Retirement and Financial Independence = Apples and Oranges

Most of the rhetoric we hear about saving money these days is the same old stuff. Yes, saving is important, but the messaging is all wrong!

Here’s what we hear most of the time:

  • Save for a rainy day
  • Save for retirement
  • Save for your family’s future

What I don’t hear as often is:

  • Save to increase your options
  • Save for pease of mind
  • Save to reclaim your right to think
  • Save for how it makes you feel today

It’s a fundamentally different type of thinking. And it’s what differentiates those who seek financial independence from those who merely seek to retire.

Traditional Retirement Thinking (TRT)

TRT tries to get you to think about retirement, which is often decades away. It’s just too far out to be meaningful. We’re to save so that our future selves have enough to live on to meet their needs but we can't even relate to this person. We don't want to relate to this person yet. Combine that with the belief that our wages will always go up and it’s why many of us wake up in our fifties and start scrambling to save "enough".

If you live for having it all, what you have is never enough.
— Joe Dominguez and Vicki Robin, Your Money or Your Life: Transforming Your Relationship with Money and Achieving Financial Independence

TRT also makes us think of saving money as the denial of pleasure through budgeting. Budgeting tells us that we need to put money aside for emergency savings, retirement, and for larger purchases. That’s all fine and good, but the message that budgeting sends us is that once that money’s allocated, we’re entitled to spend the balance, whether it makes sense to or not. That’s the wrong mindset and it tends to lead to people think about the minimum they need to save to get by. It makes saving feel like a punishment!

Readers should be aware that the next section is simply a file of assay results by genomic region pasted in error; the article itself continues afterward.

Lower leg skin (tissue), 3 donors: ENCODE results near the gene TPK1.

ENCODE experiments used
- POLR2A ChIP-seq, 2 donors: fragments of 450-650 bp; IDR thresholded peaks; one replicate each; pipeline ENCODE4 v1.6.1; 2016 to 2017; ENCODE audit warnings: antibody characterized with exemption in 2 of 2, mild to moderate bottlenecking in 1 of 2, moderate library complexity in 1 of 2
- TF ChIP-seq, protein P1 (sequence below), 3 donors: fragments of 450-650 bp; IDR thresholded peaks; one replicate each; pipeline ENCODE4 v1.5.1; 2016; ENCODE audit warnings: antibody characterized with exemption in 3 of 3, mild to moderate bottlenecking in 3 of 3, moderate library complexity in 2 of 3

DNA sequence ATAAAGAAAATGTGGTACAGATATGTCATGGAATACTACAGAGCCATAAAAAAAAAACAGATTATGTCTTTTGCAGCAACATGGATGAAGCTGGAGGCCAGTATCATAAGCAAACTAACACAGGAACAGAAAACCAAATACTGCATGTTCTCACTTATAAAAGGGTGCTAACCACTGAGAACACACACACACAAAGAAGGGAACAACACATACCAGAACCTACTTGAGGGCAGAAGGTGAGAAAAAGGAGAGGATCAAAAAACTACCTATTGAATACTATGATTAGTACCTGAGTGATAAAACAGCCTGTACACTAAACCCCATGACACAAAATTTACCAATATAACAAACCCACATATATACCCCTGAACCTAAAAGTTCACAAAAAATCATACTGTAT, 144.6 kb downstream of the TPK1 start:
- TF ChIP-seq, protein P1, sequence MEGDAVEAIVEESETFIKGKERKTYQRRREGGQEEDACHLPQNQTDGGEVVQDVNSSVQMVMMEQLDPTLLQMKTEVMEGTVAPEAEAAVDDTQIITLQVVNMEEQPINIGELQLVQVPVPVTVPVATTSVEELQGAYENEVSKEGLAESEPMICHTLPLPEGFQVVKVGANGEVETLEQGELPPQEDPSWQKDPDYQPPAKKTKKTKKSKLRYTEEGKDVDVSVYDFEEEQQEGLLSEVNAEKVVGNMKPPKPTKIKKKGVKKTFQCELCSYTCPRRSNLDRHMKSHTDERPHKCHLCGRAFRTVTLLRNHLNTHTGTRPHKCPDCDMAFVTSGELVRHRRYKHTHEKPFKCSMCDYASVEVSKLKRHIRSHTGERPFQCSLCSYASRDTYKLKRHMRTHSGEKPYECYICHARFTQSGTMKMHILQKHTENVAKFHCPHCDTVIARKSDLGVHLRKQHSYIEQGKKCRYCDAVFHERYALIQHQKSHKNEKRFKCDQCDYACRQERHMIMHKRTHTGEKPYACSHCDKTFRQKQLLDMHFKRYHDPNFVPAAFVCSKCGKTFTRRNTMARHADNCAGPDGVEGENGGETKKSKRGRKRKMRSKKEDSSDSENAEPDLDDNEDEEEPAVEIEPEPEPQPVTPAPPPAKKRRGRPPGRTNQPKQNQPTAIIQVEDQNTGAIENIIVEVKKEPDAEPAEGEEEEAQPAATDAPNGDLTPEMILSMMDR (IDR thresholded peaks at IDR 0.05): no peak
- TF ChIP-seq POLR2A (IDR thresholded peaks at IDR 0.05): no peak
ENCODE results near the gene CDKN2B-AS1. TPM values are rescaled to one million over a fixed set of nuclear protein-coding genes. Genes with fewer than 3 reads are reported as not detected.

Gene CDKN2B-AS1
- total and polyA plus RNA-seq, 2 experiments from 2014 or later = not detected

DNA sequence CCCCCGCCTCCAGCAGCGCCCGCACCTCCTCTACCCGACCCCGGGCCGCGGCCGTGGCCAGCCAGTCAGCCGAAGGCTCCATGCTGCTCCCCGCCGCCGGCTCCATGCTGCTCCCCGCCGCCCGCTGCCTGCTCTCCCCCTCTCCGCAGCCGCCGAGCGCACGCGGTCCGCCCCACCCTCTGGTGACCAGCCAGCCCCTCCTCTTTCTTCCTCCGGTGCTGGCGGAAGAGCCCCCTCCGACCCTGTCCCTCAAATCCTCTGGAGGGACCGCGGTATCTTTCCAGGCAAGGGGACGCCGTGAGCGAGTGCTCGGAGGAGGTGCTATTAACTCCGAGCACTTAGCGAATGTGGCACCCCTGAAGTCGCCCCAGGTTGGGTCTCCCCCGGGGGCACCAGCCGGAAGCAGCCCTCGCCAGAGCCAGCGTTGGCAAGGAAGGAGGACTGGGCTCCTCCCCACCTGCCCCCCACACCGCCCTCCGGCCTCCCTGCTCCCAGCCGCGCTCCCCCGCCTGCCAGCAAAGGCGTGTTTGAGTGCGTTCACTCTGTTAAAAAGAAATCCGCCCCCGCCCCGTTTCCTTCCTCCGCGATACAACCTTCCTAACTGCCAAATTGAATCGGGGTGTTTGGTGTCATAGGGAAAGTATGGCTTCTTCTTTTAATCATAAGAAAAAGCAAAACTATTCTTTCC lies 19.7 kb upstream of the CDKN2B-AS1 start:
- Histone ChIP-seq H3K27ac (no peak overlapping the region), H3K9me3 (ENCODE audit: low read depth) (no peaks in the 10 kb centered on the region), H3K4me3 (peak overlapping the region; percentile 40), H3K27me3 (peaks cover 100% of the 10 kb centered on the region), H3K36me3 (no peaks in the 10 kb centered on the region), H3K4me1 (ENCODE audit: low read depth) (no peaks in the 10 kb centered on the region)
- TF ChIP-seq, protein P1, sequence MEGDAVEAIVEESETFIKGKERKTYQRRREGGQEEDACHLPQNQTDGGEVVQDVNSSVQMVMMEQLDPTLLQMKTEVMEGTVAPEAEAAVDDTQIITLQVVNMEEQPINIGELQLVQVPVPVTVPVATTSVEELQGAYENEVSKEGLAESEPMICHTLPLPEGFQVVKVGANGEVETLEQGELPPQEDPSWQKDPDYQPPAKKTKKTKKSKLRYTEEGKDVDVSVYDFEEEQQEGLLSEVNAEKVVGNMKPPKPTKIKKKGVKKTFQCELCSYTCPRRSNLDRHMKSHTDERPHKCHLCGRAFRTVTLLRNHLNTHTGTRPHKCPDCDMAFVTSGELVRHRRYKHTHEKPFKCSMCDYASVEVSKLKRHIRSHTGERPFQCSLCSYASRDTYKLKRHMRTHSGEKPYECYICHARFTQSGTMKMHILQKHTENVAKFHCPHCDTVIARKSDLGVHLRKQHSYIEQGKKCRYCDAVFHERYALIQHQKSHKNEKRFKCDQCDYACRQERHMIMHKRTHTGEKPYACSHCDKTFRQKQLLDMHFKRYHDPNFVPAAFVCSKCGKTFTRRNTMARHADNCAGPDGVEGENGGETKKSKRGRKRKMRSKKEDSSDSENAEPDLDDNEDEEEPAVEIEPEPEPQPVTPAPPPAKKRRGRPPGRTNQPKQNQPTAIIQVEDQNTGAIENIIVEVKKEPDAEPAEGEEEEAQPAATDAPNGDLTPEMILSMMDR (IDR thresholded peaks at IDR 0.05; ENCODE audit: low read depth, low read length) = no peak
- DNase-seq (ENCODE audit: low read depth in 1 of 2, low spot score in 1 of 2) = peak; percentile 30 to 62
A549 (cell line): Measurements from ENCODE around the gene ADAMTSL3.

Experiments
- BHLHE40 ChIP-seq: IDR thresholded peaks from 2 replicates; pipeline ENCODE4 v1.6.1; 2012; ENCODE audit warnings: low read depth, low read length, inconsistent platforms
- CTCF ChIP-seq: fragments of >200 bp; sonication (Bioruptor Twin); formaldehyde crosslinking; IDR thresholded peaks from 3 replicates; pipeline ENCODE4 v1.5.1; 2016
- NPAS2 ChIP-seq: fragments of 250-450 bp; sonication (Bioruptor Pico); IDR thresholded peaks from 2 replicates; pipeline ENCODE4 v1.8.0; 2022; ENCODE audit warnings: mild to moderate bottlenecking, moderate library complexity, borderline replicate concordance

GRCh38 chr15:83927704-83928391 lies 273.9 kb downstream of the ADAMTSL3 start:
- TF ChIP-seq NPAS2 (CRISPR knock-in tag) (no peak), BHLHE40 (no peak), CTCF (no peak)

Finally, TRT makes saving a duty as opposed to a worthwhile activity. Telling us that we need to save to ensure we survive a disaster or that we need to save so that our family will be OK if we croak doesn’t feel good. If anything, it makes us not want to save because maybe it will mean that nothing bad can happen to us and that we’ll live forever.

This whole approach is based on fear and I think that’s what makes people not want to save. 

Here are the messages the above provides: you’re going to grow old, you’re going to die, bad stuff is going to happen to you and you need to think about it every time you consider your budget and savings rate. Yuck!!!

That's why there's so much talk about automating retirement savings. It makes it hurt less. Who wants to do something that hurts?!

Financial Independence Thinking (FIT)

Unlike traditional thinking, FIT gets your saving behaviour working for you in the present because it's not about retirement. It makes you consider yourself as a free agent, able to change course in your life when you want to:

  • You save because you like the possibilities the money offers you now
  • You save because you like being able to follow your moral compass and only work in settings and for people that make you feel good about yourself and what you’re doing. 
  • You save because you like not having to worry about debt, bills, the next paycheque, etc. because you know how much mental energy that can sap from your body.
  • You save because it gives you a chance to listen to what it is that you want, not what others want from you—the latter being the unfortunate default.
  • You save because it makes you more effective at what you choose to do with your time because you can focus on the activity itself, not the potential externalities associated with it.
  • You save because it reduces the feeling of needing to compare yourself to others (who has their net worth stamped on their foreheads anyway?!).
  • You also save because it just friggin’ feels GREAT!

That’s a completely different way of framing the activity we call saving. Saving turns from an obligation to a rewarding activity. And, because we focus on what we’re gaining as opposed to losing, it’s self-reinforcing. 

Waste lies not in the number of possessions but in the failure to enjoy them.
— Joe Dominguez and Vicki Robin, Your Money or Your Life: Transforming Your Relationship with Money and Achieving Financial Independence

A saving mindset keeps our lifestyle in check by getting us to ask ourselves whether spending the money will really make us better off. It makes us value our time and money much more than the traditional alternative. It makes saving a joy, not a punishment. And, the more joy we feel, the more likely we are to save. In fact, with this mindset, savings rates often increase, not decrease as our savings balance increases! How cool is that?!

So let me ask you: what's your approach to money? Is saving a punishment or a privilege? A preventer or an enabler?

Image credit/copyright: akeeris/

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